While children can bring us the kind of joy and fulfilment that perhaps money cannot buy, they can also make us tear our hair out in anger, frustration and exasperation, as many parents, including ourselves, can attest to. According to research (https://www.youtube.com/watch?v=7TivZYFlbX8) , what a child learns and experiences during the first 7 years of his/her life will form a core part of his/her subconscious, which will then govern 95% of his/her life after 7 years old. For parents, it is hence important to set a positive example, in among other things, how we manage our anger and emotions towards the kids. If we allow ourselves to lose our temper and self-control easily, and scold/beat the kids excessively, they will adopt the same kinds of behavior whenever they feel angry or frustrated next time, creating a vicious cycle. However, managing our temper and emotions effectively can be easier said than done, especially in the heat of the moment. How can we do it?
First and foremost, do not react immediately when you are angry. Often, we are not in a clear state of mind when we are angry. If possible, let your spouse handle your child while you take some time to calm down first. If your spouse is not available, try the 10 second rule: take a deep breath, take your mind off your anger or anything else, and count to 10. After you have calmed down sufficiently, think through on whether the kids are really the primary source of your anger. Sometimes it may be due to other underlying reasons, such as problems at work or problems in your marriage. And when your child is not behaving what you expect him/her to, although it is a minor issue it can prove to be the trigger point for you to lose your temper and self-control. If so, there is no point in taking out your anger and frustration on your child, nor is it fair to him/her.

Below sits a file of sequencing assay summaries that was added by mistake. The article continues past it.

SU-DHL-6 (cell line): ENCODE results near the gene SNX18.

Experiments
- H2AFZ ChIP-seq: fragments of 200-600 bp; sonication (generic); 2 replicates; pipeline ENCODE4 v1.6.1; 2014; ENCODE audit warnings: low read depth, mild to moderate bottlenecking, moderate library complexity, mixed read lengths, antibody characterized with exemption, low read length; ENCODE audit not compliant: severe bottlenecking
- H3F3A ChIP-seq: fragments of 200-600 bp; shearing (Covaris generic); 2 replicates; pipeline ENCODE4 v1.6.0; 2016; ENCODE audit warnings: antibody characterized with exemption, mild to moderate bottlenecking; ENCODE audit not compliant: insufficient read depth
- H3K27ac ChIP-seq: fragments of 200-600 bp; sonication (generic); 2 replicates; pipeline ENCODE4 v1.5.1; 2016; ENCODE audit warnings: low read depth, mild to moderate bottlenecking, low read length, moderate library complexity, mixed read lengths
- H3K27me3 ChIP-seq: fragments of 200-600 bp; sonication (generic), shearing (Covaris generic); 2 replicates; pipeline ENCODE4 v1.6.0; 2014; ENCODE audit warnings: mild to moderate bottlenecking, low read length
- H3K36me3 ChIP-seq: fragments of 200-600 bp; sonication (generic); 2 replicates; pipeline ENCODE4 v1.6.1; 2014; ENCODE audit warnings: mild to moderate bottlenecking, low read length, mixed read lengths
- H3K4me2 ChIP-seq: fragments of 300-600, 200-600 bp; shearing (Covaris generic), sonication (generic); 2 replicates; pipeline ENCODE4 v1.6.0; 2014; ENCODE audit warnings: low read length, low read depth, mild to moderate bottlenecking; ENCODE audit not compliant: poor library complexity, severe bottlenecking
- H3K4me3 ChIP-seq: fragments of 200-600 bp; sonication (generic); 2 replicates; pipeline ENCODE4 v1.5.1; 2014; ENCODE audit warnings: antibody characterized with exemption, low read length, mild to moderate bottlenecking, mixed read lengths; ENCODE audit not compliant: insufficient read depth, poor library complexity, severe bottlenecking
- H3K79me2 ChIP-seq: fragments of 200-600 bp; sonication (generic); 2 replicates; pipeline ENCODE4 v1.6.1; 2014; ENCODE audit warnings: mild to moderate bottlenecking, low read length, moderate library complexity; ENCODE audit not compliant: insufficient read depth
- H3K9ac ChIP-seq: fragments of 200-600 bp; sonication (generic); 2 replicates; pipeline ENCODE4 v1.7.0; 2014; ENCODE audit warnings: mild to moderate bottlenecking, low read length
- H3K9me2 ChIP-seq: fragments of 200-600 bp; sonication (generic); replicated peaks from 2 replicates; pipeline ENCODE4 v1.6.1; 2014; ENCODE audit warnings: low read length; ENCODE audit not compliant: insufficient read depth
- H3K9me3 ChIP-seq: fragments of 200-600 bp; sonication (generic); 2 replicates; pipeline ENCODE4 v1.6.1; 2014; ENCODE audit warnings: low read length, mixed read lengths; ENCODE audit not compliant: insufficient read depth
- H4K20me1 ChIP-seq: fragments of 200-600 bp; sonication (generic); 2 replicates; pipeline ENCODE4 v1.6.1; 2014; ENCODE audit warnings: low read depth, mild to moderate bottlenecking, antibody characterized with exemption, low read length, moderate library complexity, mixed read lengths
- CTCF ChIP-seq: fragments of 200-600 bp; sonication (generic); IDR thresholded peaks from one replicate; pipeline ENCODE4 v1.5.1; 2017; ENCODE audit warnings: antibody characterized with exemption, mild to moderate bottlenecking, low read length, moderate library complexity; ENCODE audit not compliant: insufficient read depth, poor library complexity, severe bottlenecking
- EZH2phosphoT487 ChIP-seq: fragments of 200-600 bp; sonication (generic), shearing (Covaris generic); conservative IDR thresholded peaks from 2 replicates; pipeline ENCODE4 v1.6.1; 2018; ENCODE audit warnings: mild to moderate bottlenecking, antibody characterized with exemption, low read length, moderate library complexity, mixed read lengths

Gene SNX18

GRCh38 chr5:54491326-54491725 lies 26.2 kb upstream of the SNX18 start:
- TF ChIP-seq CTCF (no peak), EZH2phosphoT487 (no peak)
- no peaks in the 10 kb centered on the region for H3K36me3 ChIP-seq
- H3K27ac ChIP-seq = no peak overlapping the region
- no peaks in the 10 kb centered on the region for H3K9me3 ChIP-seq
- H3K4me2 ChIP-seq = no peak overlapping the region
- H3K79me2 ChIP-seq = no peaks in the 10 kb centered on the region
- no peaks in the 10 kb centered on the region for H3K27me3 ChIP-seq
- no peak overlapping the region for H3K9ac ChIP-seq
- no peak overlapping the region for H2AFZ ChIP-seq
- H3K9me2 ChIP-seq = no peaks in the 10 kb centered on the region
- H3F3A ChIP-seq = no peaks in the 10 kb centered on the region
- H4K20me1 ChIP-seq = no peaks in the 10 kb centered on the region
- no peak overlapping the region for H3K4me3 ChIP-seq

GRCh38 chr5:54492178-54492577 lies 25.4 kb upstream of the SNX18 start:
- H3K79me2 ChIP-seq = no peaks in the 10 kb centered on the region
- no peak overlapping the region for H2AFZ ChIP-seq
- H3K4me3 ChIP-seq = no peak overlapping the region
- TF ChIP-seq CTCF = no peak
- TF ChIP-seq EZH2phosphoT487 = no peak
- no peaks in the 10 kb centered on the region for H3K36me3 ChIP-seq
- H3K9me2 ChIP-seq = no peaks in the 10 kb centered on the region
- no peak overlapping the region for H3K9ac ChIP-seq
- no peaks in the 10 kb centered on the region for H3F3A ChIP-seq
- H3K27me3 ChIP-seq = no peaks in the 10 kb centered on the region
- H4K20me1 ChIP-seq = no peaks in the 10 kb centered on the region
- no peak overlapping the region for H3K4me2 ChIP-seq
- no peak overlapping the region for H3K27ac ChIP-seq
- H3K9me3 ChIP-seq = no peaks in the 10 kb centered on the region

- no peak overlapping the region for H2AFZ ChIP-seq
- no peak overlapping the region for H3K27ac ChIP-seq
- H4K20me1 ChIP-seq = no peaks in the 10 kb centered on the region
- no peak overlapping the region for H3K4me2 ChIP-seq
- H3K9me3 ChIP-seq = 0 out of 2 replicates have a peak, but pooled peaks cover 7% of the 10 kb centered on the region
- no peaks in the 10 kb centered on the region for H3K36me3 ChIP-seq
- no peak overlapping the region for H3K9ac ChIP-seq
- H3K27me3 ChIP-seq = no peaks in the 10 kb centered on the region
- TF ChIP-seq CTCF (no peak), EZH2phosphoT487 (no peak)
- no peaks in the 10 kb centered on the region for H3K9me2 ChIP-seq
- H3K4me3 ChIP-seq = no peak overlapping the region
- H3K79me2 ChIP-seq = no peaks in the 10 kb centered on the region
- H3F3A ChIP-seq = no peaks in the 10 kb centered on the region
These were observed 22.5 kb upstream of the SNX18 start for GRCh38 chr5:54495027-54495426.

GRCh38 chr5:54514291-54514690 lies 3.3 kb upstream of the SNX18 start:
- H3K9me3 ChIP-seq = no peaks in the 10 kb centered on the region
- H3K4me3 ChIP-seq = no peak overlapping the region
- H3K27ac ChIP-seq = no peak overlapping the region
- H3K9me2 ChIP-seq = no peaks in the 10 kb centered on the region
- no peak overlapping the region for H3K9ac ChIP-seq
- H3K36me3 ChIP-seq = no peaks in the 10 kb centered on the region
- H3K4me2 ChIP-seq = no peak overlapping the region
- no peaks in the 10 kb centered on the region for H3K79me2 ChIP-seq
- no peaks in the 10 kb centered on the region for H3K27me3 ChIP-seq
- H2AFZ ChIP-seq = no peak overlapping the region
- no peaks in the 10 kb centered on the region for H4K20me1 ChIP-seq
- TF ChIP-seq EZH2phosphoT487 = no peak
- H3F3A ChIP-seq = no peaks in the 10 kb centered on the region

If there are no other reasons other than your child, ask him/her calmly why he/she is behaving this way. For example, if your child spills water from a flask, instead of assuming straightaway that he/she is playing with the flask, he/she may actually be trying to fetch you some water. If your child hurts his/her younger baby sibling, he/she may actually be trying to imitate your action of carrying and comforting the baby. Sometimes, your child may even be too scared to say out the real reason for his/her behavior. Try putting yourself in your child’s shoe, or think back to the time when you yourself was still a child, and think/observe why he/she would behave like this. Do not always jump into a conclusion that your child must be naughty or playing a fool.
As parents, it will also be good to constantly moderate our expectations on how our child should behave. Often, consciously or subconsciously, we have high expectations on how our child should behave, even to the extent that they should behave like us adults. We can tend to forget that they are still learning in many aspects on how to act and behave in different situations, including how to manage their feelings. As part of their learning process, it is normal for them to throw tantrums or lose control of their emotions. As mentioned above, how you respond to these tantrums or misbehavior is an important part of their learning process, and it can set the stage for how they will behave later on in life, as well as their emotional and psychological development. . Be prepared for all the “terrible” stages, learn to stay calm (if not force yourself to stay calm) and set a positive example, and teach your child why he/she shouldn’t behave in a particular way. If you are at fault for losing your temper at your child, do not shy away from apologizing to him/her. Rather than merely telling your child the importance of admitting one’s mistakes and saying sorry, acting out yourself will reinforce this teaching much more strongly to him/her.
If possible, give yourself the necessary “me-time” to relax and destress. A lower overall stress level will do wonders for your anger management and self-control when a situation arises, and you will come to realize that, a lot of the time, what your child does is actually not worth your anger.
Anger management and self-control towards your child is a continuous process. It is not easy and takes practice, but with some self-awareness and restraint, you can replace the tantrums with more laughter, and help your child to be a better person.
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